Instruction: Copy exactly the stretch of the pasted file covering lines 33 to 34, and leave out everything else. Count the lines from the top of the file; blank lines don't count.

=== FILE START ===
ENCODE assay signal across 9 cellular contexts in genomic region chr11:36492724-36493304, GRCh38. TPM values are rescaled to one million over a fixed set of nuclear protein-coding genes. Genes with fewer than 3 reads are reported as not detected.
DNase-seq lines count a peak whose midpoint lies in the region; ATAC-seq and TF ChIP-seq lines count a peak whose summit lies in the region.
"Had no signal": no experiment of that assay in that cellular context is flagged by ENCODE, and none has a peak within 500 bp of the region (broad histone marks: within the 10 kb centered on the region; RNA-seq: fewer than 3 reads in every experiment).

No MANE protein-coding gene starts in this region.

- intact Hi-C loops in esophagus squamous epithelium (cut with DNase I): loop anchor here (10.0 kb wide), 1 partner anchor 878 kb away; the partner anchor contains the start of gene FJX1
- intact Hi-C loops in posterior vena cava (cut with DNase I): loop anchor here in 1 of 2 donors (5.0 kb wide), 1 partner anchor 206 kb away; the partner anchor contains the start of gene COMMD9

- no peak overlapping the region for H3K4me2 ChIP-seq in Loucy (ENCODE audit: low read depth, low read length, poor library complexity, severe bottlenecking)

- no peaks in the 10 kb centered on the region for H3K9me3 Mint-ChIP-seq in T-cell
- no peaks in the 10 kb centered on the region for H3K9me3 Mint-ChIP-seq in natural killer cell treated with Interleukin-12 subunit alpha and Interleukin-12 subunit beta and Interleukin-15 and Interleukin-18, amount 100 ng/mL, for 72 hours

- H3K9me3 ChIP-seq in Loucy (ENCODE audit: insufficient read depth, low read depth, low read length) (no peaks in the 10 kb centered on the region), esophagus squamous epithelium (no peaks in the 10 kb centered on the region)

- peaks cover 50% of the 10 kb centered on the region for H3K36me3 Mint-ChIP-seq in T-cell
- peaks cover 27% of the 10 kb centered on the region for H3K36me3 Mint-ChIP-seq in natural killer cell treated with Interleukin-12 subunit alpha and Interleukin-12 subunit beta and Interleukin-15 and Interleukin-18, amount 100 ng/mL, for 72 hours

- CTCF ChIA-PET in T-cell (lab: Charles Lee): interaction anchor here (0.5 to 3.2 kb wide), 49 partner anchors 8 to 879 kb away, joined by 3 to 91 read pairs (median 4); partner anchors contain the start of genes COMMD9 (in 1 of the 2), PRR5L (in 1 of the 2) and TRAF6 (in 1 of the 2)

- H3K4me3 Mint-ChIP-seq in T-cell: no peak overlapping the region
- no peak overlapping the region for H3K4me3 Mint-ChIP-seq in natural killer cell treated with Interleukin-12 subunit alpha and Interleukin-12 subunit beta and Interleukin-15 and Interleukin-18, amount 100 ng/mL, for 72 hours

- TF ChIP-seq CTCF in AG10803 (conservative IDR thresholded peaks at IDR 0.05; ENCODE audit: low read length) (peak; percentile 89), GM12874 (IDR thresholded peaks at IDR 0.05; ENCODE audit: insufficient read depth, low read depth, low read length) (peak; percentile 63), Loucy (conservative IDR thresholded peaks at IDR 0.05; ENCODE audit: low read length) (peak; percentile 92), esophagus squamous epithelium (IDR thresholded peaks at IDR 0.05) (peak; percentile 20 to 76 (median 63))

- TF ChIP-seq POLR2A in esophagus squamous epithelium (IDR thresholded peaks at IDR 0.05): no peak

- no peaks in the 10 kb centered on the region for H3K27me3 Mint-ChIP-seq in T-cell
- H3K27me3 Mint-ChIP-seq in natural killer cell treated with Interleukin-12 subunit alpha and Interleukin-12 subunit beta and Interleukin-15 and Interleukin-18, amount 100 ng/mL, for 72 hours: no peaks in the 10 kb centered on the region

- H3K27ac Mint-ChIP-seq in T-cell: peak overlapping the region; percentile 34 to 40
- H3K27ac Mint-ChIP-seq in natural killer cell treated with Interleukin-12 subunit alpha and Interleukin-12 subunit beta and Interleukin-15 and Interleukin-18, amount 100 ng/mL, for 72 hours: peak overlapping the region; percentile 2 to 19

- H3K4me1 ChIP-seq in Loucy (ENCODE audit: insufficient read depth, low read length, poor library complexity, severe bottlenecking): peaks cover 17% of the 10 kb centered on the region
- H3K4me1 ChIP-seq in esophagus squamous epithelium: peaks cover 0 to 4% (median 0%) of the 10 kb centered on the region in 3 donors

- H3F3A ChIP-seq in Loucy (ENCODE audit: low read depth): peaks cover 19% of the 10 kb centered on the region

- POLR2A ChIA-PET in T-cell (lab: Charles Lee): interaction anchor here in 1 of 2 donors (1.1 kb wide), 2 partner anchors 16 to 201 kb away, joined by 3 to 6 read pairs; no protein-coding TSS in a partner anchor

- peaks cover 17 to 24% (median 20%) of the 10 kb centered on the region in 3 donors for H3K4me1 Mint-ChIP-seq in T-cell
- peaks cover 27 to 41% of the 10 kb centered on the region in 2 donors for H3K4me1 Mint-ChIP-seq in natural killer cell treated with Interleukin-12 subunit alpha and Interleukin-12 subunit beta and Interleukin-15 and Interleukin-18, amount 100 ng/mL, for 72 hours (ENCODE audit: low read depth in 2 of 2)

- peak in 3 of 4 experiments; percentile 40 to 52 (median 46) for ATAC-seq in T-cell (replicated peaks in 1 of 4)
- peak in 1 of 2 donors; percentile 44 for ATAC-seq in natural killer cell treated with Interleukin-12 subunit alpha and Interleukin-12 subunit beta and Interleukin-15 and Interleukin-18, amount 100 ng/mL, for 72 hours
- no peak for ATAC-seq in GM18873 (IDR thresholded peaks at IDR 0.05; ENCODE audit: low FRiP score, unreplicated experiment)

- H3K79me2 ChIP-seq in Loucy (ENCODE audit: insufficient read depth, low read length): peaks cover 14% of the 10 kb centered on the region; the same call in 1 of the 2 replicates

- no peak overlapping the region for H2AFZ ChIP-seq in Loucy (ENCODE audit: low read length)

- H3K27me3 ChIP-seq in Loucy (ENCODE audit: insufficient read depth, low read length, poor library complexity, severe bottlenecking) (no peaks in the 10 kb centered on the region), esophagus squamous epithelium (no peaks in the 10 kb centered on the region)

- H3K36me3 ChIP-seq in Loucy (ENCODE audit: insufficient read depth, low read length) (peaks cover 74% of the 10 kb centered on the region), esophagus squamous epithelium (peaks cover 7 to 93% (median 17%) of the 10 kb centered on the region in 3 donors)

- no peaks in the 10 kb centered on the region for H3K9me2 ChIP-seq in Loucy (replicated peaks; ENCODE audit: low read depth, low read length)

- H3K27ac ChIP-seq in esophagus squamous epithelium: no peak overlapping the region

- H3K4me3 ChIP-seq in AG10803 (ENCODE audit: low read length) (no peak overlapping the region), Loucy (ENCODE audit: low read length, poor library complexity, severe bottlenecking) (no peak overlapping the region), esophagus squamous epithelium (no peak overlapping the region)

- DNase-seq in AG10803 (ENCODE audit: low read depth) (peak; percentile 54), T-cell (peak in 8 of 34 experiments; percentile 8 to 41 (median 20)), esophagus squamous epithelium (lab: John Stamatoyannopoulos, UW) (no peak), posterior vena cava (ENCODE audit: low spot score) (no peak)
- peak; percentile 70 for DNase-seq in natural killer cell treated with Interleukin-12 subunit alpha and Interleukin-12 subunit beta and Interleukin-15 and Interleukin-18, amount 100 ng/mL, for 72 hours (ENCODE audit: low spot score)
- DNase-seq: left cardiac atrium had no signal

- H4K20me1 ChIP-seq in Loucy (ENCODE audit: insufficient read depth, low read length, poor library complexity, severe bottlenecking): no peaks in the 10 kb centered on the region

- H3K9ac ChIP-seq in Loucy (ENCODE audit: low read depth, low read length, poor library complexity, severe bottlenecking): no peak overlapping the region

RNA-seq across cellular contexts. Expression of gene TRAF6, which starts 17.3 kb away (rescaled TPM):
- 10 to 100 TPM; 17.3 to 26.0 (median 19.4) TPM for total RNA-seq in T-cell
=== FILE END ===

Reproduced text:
- H3K27me3 ChIP-seq in Loucy (ENCODE audit: insufficient read depth, low read length, poor library complexity, severe bottlenecking) (no peaks in the 10 kb centered on the region), esophagus squamous epithelium (no peaks in the 10 kb centered on the region)

- H3K36me3 ChIP-seq in Loucy (ENCODE audit: insufficient read depth, low read length) (peaks cover 74% of the 10 kb centered on the region), esophagus squamous epithelium (peaks cover 7 to 93% (median 17%) of the 10 kb centered on the region in 3 donors)